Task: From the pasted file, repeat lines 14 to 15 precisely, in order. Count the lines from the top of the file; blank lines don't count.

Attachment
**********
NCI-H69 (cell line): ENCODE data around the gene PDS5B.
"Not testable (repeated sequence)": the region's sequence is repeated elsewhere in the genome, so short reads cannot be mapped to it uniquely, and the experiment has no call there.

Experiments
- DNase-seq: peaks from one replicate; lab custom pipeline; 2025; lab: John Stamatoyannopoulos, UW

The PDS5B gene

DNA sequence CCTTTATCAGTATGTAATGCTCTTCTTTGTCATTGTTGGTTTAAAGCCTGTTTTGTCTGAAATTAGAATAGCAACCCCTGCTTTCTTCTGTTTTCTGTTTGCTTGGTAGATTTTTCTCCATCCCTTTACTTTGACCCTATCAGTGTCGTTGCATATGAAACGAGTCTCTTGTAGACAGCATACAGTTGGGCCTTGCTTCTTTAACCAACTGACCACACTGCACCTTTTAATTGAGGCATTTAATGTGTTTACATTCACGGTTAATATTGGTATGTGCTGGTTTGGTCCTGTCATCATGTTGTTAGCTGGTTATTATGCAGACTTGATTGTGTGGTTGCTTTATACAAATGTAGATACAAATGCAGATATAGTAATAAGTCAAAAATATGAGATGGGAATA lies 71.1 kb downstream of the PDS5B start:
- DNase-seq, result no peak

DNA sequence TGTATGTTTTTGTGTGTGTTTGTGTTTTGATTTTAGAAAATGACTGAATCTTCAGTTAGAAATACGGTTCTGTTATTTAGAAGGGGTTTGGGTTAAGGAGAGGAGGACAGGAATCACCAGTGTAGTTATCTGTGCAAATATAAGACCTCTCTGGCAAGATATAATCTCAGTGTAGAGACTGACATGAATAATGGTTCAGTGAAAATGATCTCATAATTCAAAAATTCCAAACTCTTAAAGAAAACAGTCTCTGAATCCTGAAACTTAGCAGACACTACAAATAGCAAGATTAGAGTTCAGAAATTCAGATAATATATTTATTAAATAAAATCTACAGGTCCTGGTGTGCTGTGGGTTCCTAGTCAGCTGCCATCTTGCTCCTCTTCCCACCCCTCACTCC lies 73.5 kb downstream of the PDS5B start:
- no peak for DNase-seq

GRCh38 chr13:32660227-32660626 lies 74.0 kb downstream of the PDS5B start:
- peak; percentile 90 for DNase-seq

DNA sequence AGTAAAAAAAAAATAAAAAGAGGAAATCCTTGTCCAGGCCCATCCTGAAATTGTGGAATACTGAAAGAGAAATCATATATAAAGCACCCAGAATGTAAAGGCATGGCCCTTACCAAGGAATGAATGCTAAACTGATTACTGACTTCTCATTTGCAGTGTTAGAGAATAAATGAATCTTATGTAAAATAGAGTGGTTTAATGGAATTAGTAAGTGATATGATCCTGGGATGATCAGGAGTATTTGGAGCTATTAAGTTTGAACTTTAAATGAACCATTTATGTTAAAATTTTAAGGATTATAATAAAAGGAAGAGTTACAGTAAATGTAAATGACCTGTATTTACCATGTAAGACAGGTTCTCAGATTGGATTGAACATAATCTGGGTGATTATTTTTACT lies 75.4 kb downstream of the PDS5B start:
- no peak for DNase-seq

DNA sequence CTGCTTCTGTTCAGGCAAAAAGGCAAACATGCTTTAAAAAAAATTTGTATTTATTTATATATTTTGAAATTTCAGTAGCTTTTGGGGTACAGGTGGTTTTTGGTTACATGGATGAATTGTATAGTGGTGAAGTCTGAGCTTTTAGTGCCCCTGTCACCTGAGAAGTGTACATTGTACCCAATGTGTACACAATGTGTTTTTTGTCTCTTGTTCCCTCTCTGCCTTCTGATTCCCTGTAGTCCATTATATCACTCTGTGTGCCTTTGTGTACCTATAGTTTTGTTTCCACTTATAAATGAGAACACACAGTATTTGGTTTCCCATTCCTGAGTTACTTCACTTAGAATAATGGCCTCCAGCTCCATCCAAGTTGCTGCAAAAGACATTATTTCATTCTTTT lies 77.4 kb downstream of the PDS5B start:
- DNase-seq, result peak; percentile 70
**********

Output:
DNA sequence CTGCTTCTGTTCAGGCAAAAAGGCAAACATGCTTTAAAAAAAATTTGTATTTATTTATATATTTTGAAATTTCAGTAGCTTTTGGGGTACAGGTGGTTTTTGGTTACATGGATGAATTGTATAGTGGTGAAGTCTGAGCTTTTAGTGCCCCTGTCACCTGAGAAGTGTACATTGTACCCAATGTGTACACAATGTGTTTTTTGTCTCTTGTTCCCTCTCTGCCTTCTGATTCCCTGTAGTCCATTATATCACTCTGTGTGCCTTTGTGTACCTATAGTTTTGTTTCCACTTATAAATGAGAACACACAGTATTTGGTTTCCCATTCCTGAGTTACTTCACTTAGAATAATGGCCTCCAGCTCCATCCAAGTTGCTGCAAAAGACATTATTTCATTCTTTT lies 77.4 kb downstream of the PDS5B start:
- DNase-seq, result peak; percentile 70